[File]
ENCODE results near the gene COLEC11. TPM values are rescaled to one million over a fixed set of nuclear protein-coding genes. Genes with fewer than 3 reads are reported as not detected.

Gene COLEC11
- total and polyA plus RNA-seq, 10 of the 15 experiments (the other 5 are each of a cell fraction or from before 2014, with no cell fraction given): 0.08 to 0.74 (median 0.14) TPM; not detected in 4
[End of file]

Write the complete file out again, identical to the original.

ENCODE results near the gene COLEC11. TPM values are rescaled to one million over a fixed set of nuclear protein-coding genes. Genes with fewer than 3 reads are reported as not detected.

Gene COLEC11
- total and polyA plus RNA-seq, 10 of the 15 experiments (the other 5 are each of a cell fraction or from before 2014, with no cell fraction given): 0.08 to 0.74 (median 0.14) TPM; not detected in 4